Testerone in females

While testosterone is typically seen as a "male" hormone, it's also present (albeit in much smaller amounts) in women. However, between 4-7% of American women produce too much testosterone in their ovaries, which usually leads to a condition called polycystic ovary syndrome. [1] Too much testosterone in women can lead to infertility due to lack of ovulation, as well as some embarrassing symptoms like acne, a deepening voice and facial hair growth. Reducing testosterone levels in women is often accomplished with medication, although dietary change can make a positive impact also.

Potential risks and side effects
There is very little clinical research on treating pre-menopausal women. From the small amount of research available, it seems that the androgen levels achieved by treatment, as well as side effects, are the same as those in post-menopausal women. The main untoward effects are acne and facial hair. These occur if the level of testosterone is above normal. However, some sensitive women may have these effects with a level in the normal range. Occasionally fluid retention can occur. If testosterone rises above physiological levels, an abnormal lipid profile may occur. There are no side effects to DHEA itself because there are no receptors in the body for DHEA; all side effects are from the conversion product of DHEA, which is testosterone. Women with a history of breast cancer, severe liver disease, or severe deep vein phlebitis should not take androgens, as a certain amount of testosterone will be converted to estrogen. This treatment is also contraindicated during pregnancy, since testosterones, and even its precursor DHEA, cross the placenta and may cause changes in the genitals of the fetus. Special caution should be used when treating women of childbearing age. When prescribing testosterone treatment to a woman, be sure to prescribe adequate birth control and a warning that the androgen treatment should be stopped immediately if a pregnancy might be even remotely possible, or when considering pregnancy in the near future.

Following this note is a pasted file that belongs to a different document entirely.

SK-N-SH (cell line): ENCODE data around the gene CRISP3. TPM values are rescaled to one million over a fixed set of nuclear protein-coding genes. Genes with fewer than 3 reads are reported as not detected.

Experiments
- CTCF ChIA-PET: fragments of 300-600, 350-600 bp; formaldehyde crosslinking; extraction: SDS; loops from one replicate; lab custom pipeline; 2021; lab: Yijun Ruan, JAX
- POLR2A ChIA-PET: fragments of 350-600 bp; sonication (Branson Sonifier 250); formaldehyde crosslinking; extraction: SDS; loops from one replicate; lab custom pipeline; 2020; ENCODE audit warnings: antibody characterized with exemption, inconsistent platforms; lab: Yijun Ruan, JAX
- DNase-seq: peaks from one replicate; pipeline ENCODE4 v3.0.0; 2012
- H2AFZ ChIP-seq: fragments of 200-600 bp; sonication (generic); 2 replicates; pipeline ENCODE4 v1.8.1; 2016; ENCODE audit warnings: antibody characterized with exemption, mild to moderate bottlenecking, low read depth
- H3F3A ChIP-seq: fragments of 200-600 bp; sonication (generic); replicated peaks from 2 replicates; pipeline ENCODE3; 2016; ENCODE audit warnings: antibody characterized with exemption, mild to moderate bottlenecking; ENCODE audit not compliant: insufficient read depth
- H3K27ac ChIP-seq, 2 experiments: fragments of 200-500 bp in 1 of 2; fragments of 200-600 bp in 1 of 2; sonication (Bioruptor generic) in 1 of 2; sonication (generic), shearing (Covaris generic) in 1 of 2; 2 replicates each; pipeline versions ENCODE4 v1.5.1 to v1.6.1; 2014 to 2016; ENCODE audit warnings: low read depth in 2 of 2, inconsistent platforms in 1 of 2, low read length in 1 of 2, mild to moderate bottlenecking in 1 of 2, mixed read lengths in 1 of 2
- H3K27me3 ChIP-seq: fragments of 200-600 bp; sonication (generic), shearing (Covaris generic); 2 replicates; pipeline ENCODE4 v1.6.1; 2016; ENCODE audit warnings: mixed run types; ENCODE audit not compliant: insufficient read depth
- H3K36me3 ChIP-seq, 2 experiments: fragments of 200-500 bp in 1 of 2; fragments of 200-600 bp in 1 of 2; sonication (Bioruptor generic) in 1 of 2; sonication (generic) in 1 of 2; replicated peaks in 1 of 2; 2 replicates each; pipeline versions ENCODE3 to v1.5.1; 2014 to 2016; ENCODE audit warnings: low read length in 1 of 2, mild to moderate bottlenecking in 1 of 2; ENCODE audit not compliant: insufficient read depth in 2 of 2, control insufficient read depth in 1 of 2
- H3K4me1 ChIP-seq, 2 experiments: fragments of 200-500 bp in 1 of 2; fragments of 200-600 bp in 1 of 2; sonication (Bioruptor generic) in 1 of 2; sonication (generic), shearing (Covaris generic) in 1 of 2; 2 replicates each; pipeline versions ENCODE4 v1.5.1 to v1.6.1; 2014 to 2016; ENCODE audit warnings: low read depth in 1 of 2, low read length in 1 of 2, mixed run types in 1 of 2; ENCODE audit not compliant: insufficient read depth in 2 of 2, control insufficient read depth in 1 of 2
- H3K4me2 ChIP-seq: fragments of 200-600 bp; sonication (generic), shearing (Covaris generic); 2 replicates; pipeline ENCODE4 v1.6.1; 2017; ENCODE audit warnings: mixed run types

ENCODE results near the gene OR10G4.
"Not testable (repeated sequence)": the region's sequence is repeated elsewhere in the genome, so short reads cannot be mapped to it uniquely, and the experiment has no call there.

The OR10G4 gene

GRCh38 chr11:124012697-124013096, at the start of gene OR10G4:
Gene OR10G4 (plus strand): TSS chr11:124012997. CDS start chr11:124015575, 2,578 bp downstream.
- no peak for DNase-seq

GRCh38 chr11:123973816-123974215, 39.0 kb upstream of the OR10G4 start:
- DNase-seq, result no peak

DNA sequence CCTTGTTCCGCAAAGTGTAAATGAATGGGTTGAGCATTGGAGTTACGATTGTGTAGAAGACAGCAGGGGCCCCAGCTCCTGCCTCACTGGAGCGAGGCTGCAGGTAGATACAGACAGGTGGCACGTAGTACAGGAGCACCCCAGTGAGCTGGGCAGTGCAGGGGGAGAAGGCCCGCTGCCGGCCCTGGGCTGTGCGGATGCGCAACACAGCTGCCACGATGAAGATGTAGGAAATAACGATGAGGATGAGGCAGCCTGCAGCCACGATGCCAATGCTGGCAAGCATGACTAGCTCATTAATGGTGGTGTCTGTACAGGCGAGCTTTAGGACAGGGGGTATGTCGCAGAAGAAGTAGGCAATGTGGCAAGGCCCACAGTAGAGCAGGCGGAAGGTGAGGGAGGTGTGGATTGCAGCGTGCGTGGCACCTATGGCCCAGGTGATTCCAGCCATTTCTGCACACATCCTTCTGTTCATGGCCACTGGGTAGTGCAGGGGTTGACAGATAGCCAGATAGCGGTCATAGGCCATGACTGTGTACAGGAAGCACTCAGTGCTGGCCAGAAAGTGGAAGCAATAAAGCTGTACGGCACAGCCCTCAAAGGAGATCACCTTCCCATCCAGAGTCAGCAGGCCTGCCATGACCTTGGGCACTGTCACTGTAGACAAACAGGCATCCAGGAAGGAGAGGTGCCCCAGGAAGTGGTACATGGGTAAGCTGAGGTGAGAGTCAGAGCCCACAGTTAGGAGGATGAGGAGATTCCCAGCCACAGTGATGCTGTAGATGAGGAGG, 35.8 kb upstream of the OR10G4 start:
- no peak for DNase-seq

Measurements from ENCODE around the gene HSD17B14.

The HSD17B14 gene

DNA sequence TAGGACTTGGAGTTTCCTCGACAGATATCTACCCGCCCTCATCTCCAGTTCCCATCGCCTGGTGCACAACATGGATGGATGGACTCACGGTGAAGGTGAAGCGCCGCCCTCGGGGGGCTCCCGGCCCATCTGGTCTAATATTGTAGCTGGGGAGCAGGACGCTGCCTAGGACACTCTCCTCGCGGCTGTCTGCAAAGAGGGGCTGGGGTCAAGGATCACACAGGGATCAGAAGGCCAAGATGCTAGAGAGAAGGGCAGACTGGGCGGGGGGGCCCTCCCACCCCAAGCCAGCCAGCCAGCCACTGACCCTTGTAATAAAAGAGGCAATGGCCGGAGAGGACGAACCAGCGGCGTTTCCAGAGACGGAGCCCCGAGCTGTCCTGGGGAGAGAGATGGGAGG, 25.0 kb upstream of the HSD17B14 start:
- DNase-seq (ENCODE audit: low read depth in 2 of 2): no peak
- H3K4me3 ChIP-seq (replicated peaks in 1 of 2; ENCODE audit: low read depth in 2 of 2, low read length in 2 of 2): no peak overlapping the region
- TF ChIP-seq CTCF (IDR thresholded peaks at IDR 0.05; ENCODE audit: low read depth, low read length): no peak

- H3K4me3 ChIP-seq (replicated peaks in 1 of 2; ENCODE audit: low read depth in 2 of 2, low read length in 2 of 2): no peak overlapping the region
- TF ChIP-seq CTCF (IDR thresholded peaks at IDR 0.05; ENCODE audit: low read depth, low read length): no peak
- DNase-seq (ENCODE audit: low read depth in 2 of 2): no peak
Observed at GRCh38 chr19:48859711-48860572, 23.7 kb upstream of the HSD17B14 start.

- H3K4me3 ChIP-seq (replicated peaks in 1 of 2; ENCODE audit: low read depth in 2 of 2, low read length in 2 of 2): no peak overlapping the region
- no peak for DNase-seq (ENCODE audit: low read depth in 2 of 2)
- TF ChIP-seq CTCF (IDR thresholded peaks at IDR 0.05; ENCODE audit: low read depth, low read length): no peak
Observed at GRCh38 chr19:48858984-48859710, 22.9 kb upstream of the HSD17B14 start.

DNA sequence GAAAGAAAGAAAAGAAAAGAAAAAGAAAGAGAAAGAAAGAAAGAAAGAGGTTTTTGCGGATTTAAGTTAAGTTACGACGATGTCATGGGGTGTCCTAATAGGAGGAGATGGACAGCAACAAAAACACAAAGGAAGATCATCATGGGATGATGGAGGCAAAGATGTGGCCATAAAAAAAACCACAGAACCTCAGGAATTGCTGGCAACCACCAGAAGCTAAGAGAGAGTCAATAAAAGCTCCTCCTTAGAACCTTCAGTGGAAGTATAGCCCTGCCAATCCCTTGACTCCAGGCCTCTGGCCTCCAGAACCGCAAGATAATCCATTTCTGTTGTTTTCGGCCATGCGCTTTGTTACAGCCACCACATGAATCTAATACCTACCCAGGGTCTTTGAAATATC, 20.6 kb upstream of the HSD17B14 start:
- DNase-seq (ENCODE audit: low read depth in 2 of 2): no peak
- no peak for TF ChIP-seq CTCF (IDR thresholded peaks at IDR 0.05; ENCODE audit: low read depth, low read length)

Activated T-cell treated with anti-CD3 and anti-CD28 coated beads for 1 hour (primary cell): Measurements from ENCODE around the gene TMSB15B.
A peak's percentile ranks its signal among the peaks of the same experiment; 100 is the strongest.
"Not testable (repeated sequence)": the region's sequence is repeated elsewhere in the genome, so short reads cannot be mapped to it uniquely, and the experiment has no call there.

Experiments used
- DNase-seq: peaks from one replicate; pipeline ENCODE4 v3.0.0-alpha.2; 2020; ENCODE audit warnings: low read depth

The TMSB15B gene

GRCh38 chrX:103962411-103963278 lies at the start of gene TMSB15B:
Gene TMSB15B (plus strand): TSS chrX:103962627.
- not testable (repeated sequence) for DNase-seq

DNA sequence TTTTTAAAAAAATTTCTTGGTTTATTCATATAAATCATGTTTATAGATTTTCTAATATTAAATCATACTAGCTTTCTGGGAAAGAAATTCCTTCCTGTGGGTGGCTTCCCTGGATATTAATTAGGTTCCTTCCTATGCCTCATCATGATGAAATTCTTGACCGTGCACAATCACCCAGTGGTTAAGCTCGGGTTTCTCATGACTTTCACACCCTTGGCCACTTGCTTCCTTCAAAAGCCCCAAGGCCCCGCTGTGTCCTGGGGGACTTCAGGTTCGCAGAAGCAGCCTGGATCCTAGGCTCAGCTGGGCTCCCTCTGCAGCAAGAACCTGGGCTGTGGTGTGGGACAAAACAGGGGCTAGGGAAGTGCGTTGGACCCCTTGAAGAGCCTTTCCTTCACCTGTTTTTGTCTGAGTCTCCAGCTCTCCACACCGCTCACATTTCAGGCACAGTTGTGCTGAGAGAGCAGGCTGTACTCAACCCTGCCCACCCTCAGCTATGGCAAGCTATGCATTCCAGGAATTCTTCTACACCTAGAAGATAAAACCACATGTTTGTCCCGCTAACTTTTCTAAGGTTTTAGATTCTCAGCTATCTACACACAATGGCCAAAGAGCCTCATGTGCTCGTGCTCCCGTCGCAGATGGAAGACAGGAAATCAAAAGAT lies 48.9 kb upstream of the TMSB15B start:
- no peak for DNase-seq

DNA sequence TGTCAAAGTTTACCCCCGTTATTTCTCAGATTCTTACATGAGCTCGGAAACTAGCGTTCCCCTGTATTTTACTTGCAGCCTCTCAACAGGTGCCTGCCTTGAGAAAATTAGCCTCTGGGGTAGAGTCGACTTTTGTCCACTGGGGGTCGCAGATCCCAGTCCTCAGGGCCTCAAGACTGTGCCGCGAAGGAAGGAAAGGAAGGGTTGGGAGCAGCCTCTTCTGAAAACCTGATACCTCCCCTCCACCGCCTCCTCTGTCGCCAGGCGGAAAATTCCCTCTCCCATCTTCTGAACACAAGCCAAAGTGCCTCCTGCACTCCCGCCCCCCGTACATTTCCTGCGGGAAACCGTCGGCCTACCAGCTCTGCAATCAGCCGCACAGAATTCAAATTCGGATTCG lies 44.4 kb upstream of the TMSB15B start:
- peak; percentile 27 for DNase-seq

Unlike estrogen, androgen levels don't suddenly drop when you reach natural menopause. Instead, androgen production begins slowly falling in your twenties. By the time you reach menopause, you're producing about half as much as you made at puberty. However, your ovaries may still continue to produce small amounts of androgens even after menopause. Some studies show menopausal ovaries continue to produce testosterone; other studies show they do not. One thing is for sure: if your ovaries are removed or damaged, you will go into surgical or early menopause. Some women who experience surgical menopause report a drop in sexual desire and drive.

Testerone in females

testerone in females

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